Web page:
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Women’s Herstory Month to be Inclusive and Intersectional | Office for Institutional Equity and Diversity
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Women’s Herstory Month to be Inclusive and Intersectional

NC State celebrates Women’s Herstory Month throughout the month of March with the theme of “Unapologetically Women: Forging and Healing Our Collective Memories.” The theme emphasizes the right of women to be themselves without apology and acknowledges the many different paths and perspectives that comprise women’s perspectives and lived experiences.

This year’s program lineup will continue the efforts of the Campus Community Centers to provide inclusive and intersectional programming for each of its heritage and awareness months, offering events inclusive of women of color, trans women, men and others. All are invited to participate, learn and contribute.


Women’s Herstory Month programs will include the following, but more may be added. Check the Women’s Herstory Month calendar at for the most up-to-date listing with times and locations. Unless otherwise noted, all programs are free and open to the public.

March 12, 2018 – Lunch and Learn: Feminism 101: An Introduction
This discussion will define feminisms, explain the different waves of feminisms and identify the locations for improvements. We will examine the perceived inceptions of the women’s movement and the current political climate of feminism.

March 15, 2018 – Workshop and Lecture on Decolonizing Feminism: Examining Native Feminist Theory
See article: Decolonizing Feminism through Native Feminist Theory

March 16, 2018 – Aziz Ansari: Sexual Assault, Legality and Impacts
The first spring semester session of the Women’s Center’s Feminist Friday series will examine complexities involved with sexual assault and the law with the Aziz Ansari incident recently in the news as a basis.

March 20, 2018 – For Black Girls Who Considered Womanism When Feminism Wasn’t Enuf
“Womanist is to feminist as purple is to lavender” was written by Alice Walker. Attend this teach-in for a deep exploration of the intricacies of womanist ideology and how to put womanism into action. Please register online for this session.

March 20, 2018 – Women in Leadership Panel and Networking Event
The Women’s Center and Women’s and Gender Studies will offer its second annual Women in Leadership Panel and Networking event that will include the opportunity for students to network with area companies regarding internships and job opportunities, a facilitated panel focused on the experience of women in leadership positions across a number of different job sectors and small group networking conversations. Please register online for this event.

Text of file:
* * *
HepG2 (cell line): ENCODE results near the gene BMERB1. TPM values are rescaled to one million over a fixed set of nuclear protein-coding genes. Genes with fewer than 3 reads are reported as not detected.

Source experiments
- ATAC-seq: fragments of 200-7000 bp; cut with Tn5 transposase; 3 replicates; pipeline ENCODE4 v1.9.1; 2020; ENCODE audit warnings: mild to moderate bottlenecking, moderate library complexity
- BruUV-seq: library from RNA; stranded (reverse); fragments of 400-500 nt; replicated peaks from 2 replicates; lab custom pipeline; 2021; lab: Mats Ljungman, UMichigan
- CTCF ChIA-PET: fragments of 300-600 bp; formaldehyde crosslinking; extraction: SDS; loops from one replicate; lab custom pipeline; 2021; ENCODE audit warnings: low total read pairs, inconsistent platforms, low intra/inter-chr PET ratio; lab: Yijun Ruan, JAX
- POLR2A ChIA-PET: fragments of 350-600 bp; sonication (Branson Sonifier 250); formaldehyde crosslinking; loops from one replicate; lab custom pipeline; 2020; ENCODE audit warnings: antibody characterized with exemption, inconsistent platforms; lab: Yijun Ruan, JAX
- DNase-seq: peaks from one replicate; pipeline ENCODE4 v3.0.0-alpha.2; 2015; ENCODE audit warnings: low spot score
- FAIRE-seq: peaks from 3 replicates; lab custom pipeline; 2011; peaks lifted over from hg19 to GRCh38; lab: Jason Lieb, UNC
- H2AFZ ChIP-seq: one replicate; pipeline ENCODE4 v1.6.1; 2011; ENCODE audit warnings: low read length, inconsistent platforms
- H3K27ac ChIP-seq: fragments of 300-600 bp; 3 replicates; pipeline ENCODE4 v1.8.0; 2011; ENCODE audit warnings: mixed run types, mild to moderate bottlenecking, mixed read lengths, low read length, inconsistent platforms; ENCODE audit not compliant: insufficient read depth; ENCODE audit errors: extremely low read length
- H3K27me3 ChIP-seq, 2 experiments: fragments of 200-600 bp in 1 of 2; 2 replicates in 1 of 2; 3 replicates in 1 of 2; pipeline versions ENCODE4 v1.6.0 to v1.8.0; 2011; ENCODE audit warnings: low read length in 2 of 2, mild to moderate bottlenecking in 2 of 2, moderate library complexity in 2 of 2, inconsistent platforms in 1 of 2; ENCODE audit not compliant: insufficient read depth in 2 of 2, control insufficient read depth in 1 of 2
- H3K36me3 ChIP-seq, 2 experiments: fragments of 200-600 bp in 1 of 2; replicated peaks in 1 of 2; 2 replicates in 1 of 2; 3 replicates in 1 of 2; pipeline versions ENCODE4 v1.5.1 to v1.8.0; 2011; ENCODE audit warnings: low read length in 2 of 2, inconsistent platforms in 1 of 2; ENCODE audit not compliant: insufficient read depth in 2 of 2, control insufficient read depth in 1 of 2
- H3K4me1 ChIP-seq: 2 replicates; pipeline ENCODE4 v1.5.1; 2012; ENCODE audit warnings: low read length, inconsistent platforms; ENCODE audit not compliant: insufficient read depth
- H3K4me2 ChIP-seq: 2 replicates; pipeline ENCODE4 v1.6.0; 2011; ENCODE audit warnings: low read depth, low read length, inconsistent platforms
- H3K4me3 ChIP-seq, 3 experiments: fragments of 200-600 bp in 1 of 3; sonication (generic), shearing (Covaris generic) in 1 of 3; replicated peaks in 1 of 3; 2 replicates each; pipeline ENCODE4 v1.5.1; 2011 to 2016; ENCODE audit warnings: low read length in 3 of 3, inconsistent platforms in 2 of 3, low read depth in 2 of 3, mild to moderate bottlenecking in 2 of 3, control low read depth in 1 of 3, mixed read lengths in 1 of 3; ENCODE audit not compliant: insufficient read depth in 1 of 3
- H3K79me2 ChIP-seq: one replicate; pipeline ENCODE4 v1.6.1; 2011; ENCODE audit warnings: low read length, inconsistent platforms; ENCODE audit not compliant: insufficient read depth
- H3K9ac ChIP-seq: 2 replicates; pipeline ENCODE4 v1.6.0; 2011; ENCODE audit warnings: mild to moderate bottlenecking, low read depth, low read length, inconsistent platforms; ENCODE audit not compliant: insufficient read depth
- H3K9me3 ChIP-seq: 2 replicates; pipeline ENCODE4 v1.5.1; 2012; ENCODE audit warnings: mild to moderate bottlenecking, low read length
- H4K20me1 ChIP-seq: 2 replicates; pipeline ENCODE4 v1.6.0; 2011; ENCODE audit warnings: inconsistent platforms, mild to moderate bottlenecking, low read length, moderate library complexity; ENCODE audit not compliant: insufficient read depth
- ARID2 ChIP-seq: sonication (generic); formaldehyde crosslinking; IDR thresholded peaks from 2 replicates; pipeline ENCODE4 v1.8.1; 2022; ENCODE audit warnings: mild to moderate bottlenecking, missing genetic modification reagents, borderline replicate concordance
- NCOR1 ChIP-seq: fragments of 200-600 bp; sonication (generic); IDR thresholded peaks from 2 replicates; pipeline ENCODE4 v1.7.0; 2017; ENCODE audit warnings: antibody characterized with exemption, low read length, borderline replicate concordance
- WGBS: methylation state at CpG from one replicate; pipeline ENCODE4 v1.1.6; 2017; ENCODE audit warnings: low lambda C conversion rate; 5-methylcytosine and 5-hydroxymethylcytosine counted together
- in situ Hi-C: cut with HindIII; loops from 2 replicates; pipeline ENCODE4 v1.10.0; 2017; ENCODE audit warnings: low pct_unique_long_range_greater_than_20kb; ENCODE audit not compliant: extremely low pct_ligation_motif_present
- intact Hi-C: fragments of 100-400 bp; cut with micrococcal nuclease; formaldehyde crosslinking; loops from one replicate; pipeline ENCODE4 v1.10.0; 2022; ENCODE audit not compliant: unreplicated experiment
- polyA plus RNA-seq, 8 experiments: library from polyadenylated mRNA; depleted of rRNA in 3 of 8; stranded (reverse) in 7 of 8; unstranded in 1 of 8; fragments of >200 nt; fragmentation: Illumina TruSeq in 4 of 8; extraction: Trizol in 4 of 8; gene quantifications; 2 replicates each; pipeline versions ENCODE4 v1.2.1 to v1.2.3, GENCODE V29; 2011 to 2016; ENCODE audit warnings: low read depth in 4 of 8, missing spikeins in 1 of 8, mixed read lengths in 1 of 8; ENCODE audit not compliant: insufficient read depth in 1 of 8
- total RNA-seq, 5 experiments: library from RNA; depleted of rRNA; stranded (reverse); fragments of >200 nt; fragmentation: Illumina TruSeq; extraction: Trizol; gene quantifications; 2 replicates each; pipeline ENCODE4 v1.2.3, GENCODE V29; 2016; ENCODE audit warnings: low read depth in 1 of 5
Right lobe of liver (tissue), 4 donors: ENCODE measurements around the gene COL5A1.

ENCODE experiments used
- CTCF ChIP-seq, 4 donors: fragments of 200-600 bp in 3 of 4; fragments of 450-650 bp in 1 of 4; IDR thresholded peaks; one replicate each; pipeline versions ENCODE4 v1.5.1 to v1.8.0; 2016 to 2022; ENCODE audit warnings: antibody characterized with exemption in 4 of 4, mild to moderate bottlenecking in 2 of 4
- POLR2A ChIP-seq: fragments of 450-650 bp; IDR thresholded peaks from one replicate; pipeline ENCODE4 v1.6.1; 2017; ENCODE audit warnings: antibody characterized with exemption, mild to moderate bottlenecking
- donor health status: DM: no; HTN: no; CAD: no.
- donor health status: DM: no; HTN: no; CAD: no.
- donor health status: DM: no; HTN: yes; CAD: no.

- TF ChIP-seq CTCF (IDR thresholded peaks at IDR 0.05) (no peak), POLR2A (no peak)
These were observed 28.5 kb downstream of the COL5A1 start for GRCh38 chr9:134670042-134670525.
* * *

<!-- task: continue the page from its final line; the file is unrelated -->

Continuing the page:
March 22, 2018 – From Theory to Praxis: Borderlands/La Mestiza
he Women’s Center and the GLBT Center will facilitate a brief discussion on Gloria Anzaldúa’s Borderland Theory and read brief excerpts from Anzaldúa’s Borderlands/La Frontera: The New Mestiza. See article: From Theory to Praxis: Intersectional Feminist Theory

March 23, 2018 – Feminist Friday: Decentering Whiteness in Higher Education
Join us for a discussion on dismantling privilege and intentionally placing communities, particularly women, of color in the center of conversations where they are often dismissed or overlooked.

March 26, 2018 – Screening of Dolores with Conversation Following
With intimate and unprecedented access, Dolores tells the story of Dolores Huerta, among the most important, yet least-known, activists in American history. Learn more about the co-founder of the first farmworkers union with Cesar Chavez, by joining Multicultural Student Affairs and the Women’s Center, in collaboration with Student Action with Farmworkers and UNC-TV,  for a screening and discussion of the film on campus.

March 27, 2018 – The Immortal Life of Henrietta Lacks Film and Discussion
In the words of Rebecca Skloot, author of the book by the same name, “Her name was Henrietta Lacks, but scientists know her as HeLa. She was a poor black tobacco farmer whose cells – taken without her knowledge in 1951 – became one of the most important tools in medicine, vital for developing the polio vaccine, cloning, gene mapping, in vitro fertilization and more. Henrietta’s cells have been bought and sold by the billions, yet she remains virtually unknown, and her family can’t afford health insurance.” After the film a panel will explore race, class and gender through the lense of biomedical ethics and distributive justice.

  • See the Women’s Herstory Month calendar at for more events.